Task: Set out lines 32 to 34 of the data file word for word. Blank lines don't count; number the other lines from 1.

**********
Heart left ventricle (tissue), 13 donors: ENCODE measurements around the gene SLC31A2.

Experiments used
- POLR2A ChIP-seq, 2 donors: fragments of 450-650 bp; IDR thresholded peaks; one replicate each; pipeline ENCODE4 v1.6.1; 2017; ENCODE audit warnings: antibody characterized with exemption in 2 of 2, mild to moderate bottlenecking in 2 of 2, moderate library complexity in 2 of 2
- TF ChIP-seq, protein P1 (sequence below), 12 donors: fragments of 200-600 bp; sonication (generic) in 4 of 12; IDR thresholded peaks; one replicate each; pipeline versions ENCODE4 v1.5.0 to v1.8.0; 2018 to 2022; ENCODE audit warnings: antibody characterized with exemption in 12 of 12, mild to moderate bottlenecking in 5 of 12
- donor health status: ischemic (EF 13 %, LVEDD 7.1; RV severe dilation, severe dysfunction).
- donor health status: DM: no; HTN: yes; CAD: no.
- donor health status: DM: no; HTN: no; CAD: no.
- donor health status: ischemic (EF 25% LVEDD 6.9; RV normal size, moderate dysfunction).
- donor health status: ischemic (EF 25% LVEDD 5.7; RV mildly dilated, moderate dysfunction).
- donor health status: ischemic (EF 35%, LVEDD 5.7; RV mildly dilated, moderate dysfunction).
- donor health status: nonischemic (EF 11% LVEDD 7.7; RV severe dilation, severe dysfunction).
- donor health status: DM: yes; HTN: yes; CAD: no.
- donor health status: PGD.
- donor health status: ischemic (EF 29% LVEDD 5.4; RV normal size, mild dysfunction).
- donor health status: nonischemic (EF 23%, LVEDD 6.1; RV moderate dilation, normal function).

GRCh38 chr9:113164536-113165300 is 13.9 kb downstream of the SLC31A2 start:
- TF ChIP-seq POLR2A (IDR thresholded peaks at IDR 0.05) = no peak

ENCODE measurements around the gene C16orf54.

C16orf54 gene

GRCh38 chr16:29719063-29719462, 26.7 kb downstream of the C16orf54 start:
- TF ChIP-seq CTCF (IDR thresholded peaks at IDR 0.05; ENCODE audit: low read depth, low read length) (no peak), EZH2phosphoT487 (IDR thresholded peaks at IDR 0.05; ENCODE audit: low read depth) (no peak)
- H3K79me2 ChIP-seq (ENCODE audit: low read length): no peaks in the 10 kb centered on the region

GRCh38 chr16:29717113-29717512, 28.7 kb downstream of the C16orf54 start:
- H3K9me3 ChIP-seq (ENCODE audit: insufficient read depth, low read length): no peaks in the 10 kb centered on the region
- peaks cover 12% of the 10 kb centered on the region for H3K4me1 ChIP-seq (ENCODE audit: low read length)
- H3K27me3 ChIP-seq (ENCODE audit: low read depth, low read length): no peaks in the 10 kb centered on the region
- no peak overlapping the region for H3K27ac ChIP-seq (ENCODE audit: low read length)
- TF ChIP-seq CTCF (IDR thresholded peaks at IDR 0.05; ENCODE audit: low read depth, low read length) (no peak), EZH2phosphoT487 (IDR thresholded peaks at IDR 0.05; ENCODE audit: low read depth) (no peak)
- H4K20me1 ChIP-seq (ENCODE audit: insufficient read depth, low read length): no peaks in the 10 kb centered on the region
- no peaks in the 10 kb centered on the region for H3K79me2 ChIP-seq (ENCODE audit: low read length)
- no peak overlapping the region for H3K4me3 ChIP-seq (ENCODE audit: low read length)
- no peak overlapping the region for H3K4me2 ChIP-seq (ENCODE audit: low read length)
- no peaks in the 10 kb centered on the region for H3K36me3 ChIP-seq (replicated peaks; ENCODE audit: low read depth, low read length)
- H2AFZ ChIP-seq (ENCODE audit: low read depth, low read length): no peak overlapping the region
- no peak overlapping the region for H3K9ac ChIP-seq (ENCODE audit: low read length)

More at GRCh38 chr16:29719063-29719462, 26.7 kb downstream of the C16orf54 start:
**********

- no peak overlapping the region for H3K4me2 ChIP-seq (ENCODE audit: low read length)
- no peaks in the 10 kb centered on the region for H3K36me3 ChIP-seq (replicated peaks; ENCODE audit: low read depth, low read length)
- H2AFZ ChIP-seq (ENCODE audit: low read depth, low read length): no peak overlapping the region